New York: Suspect in alleged terror cell guilty of al-Qaida connection
One of six men charged with being part of a terrorist sleeper cell in western New York pleaded guilty Friday to supporting al-Qaida by attending one of its training camps in Afghanistan before the Sept. 11 attacks.
Faysal Galab, 26, entered the surprise plea after a daylong series of negotiations with prosecutors. He is expected to testify against the other defendants.
Galab admitted to willfully and illegally contributing support to Osama bin Laden and his terrorist organization, a felony that carries a maximum sentence of 10 years in prison.
Galab and five other Yemeni-American men, all in their 20s and from suburban Lackawanna, were indicted in October on federal charges of providing material support to a foreign terrorist organization. If Galab fully cooperates with the government, it will recommend a sentence of seven years in prison. Sentencing was scheduled for April 30.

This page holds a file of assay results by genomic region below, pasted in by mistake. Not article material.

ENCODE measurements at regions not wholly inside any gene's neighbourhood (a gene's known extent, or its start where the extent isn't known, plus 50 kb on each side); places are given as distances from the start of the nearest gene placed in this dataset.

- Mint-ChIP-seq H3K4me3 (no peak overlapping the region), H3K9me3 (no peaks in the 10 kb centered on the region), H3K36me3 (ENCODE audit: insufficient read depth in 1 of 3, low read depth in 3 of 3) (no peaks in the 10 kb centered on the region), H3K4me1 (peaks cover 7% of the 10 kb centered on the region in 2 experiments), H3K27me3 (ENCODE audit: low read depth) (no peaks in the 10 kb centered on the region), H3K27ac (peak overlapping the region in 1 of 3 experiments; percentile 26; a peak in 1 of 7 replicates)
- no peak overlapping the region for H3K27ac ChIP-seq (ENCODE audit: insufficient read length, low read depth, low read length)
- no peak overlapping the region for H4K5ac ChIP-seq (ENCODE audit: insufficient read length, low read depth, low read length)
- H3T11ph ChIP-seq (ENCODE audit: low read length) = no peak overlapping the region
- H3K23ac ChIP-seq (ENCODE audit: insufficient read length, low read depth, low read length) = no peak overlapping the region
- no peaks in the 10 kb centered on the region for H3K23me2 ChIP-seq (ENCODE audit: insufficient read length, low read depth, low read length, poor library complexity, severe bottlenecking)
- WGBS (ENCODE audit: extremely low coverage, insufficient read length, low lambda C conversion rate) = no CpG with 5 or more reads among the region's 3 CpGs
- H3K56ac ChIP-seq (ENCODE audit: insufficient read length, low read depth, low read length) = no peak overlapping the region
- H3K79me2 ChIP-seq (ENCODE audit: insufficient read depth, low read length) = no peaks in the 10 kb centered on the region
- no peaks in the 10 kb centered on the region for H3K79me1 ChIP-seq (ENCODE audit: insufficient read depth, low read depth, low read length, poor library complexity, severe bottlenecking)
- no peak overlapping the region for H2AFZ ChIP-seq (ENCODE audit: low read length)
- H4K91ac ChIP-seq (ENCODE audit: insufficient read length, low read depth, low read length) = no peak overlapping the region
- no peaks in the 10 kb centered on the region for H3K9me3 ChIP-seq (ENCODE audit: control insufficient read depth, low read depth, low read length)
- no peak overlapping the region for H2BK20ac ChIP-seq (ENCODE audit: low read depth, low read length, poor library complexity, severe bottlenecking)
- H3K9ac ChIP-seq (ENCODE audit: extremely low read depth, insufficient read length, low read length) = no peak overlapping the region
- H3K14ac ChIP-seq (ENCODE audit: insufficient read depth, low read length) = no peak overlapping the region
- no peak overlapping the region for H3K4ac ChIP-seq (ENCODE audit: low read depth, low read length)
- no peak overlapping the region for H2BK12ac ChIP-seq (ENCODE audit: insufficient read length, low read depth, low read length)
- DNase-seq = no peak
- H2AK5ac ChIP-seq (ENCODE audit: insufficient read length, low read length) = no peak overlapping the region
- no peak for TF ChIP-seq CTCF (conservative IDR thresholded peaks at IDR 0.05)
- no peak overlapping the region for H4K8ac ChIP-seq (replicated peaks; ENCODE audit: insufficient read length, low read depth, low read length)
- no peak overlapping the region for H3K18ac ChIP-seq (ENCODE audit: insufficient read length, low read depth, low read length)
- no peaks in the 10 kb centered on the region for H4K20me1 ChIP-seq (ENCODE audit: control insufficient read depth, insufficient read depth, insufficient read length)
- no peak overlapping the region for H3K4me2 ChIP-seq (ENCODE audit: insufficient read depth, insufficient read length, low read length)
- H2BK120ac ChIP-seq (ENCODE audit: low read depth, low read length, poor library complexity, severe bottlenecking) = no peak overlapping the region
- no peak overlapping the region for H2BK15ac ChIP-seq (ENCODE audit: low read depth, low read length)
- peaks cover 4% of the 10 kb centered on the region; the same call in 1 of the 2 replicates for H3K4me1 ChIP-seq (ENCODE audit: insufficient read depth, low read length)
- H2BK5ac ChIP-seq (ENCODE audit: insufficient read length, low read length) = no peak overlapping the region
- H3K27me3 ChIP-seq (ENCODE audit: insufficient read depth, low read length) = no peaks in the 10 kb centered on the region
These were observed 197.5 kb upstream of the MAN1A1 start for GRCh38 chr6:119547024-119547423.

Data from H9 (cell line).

Istanbul: Turkey to allow base survey
After months of hesitation, Turkey announced Friday that a 150-person U.S. military team would be allowed into the country to inspect Turkish bases where the United States has asked to station the 80,000 combat troops who would open a northern front in a war against Iraq.
The long-delayed site survey, expected to begin as soon as Monday and last 10 days, is the first step toward bringing U.S. forces to Iraq's northern frontier, as desired by the White House. Turkey, which borders Iraq for 250 miles, is a longtime U.S. strategic ally and fellow NATO member, but it has resisted a decision on whether to be host to American forces during an Iraq campaign.
Venezuela: Chavez threatens to seize food plants, fires oil workers
President Hugo Chavez threatened Friday to send soldiers to seize control of food-production facilities and also fired 700 workers from the state oil monopoly, hoping to break a 40-day-old strike intended to oust him.
Venezuela's opposition began a general strike Dec. 2 to demand that Chavez resign and call elections. The strike has caused food shortages.
The strike also has paralyzed the world's fifth-largest oil exporter, where at least 30,000 of the state company's 40,000 workers are off the job.
Chavez fired 700 workers from the state oil monopoly Friday after earlier firing 300.